A British study released Thursday in Current Biology further supports theories that there far more to political difference than just who we vote for. It’s already been shown that there are differing levels of brain activity in the amygdala and upper brain cortex in liberals and conservatives, but apparently there is also a difference in the size of each part of the brain. Conservatives have more brain mass in their amygdala, the region of the brain associated with fear. Liberals have a larger anterior cingulate cortex which is associated with managing uncertainty and conflict. It’s anybody’s guess as to whether the political bent affected the size of the brain region or if the brain differences started the whole shebang. It continues to be our assertion that it’s understanding where people are coming from – differences in brain and all – that makes all the difference in having a constructive civic dialogue with them.

An editorial comment: I’ve seen this fascinating study quoted in publications with a liberal bent with the subtle undertone of superiority, but it’s important to realize that fear can be a pretty useful intuition in all sorts of situations (read Gavin de Becker’s The Gift of Fear). Fear can lead to appropriate levels of caution in situations requiring thoughtful action. Fear can save your life. Our speakers last week – Matt Motyl in person and Jon Haidt by Skype – both likened conservatives to the brake and liberals as the gas. Both pretty dang important in how the car functions, eh? So thumbs down on the “we’re smarter than you” line of argument, even if it’s politely covert. Respectfully, that’s part of what’s gotten us where we are, where conservatives know to their core that there are ways that we’re messing up badly in our culture and liberals want to know what degrees earned them the right to make the assertion. Plus, there are some things that require a little certainty and can’t just hang forever in limbo. This is not to mention the broader basis for moral reasoning among conservatives that Haidt & Motyl’s studies show (a topic for another day).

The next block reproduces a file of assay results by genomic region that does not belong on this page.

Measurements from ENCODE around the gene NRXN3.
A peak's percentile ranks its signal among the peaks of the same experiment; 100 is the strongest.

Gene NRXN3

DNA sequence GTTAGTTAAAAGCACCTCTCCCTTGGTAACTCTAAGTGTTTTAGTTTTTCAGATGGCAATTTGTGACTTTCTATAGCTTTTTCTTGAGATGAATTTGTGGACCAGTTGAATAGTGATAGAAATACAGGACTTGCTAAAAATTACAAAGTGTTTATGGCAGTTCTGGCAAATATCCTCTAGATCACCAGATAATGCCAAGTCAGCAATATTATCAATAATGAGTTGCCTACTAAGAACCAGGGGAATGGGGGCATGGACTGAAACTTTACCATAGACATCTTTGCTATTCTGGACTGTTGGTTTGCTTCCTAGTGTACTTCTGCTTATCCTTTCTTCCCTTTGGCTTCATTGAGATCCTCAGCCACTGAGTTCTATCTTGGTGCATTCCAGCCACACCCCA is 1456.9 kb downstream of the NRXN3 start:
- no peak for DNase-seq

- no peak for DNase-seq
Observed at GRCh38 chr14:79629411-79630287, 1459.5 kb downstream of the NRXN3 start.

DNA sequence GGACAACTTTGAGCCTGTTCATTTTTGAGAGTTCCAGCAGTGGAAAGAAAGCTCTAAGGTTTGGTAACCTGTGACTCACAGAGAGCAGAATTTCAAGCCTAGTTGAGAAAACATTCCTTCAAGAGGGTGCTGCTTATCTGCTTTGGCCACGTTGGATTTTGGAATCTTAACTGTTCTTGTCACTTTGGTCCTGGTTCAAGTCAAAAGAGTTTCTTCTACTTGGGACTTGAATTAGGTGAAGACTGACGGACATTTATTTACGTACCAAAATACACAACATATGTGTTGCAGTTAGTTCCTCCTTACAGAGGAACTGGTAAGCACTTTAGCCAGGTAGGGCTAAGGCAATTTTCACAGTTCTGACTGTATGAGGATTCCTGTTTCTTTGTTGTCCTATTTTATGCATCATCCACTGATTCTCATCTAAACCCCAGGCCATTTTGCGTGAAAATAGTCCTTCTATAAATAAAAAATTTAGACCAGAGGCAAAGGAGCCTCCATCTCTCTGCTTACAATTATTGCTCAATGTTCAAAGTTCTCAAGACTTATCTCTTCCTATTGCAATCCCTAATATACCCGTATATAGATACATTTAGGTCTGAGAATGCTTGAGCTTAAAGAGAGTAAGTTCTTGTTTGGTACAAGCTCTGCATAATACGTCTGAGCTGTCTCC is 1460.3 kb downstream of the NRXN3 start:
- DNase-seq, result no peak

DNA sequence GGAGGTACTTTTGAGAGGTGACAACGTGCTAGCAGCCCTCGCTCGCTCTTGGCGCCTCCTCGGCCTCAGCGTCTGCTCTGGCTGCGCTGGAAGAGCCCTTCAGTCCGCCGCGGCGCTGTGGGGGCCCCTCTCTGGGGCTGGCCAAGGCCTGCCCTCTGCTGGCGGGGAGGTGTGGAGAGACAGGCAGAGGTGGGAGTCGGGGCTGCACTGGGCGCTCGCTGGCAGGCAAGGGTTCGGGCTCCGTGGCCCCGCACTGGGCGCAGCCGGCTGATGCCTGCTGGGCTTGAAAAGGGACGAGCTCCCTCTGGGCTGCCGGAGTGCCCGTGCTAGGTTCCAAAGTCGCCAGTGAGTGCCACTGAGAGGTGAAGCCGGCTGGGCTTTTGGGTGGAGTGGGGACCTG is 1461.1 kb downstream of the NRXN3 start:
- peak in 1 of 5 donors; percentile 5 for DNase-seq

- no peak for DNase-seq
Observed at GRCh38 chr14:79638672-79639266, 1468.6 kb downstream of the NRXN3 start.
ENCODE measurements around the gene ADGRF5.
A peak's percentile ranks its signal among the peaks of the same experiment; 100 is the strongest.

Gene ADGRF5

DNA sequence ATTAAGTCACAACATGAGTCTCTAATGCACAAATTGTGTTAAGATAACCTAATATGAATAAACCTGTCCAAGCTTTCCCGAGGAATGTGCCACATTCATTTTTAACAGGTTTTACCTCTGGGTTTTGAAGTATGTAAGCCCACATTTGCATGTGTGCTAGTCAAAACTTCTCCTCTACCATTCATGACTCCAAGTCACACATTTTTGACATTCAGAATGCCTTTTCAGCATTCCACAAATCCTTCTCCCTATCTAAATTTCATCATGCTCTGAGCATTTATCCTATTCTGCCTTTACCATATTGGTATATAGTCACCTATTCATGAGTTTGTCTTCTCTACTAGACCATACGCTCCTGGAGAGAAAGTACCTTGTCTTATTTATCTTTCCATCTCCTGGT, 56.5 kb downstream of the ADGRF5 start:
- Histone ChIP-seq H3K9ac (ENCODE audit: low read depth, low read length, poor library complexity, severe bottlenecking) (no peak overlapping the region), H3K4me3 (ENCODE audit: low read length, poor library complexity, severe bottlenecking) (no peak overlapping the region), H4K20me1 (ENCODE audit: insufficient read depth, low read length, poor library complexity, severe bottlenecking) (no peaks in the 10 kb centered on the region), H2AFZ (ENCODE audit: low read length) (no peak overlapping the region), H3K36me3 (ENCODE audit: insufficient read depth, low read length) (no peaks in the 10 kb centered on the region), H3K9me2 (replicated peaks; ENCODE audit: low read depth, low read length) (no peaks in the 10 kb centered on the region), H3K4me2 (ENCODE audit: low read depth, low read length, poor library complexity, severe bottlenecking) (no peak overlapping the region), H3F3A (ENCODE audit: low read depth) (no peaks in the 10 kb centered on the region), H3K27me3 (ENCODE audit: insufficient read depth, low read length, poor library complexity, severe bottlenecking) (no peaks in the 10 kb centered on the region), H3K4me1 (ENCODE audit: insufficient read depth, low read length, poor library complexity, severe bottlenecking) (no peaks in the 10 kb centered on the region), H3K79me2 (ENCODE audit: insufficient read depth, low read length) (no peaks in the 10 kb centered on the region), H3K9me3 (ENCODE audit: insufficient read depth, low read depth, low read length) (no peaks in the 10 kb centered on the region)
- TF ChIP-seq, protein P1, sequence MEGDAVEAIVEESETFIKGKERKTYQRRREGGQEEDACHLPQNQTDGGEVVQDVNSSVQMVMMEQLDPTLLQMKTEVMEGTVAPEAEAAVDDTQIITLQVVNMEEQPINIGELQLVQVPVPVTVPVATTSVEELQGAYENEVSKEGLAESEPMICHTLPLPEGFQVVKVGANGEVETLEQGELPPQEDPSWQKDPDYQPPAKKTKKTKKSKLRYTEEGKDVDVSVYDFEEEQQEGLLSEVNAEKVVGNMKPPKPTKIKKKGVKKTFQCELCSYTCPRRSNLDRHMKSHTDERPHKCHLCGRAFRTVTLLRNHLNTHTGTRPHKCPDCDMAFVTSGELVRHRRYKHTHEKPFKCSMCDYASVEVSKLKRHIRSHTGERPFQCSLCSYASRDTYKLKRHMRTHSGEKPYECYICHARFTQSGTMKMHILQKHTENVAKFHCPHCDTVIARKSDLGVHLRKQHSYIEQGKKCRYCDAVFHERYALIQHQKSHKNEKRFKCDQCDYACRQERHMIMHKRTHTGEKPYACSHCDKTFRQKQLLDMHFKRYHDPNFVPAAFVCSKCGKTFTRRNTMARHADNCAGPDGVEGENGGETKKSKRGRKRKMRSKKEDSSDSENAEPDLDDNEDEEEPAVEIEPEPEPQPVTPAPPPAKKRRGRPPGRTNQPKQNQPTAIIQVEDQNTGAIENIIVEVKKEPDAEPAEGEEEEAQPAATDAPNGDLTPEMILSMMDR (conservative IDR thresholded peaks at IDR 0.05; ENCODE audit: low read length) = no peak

But a take-home lesson for conservatives might be that it’s worth submitting some of the fear mongering served up with stunning regularity to win your vote to a little fact-checking. Your brain is a handy tool for a fear that is real, but might be at risk of being hijacked by the demagogues for fears that simply are not.

I wonder if it’s possible for us to stop hating the differences between us and start appreciating them as a tool in civic decision-making? Our childish squabbling is about as ridiculous as arguing whether the gas or the brake pedal is most important in driving a car. And a stunning number of us seem to be arguing to just get rid of one the pedals.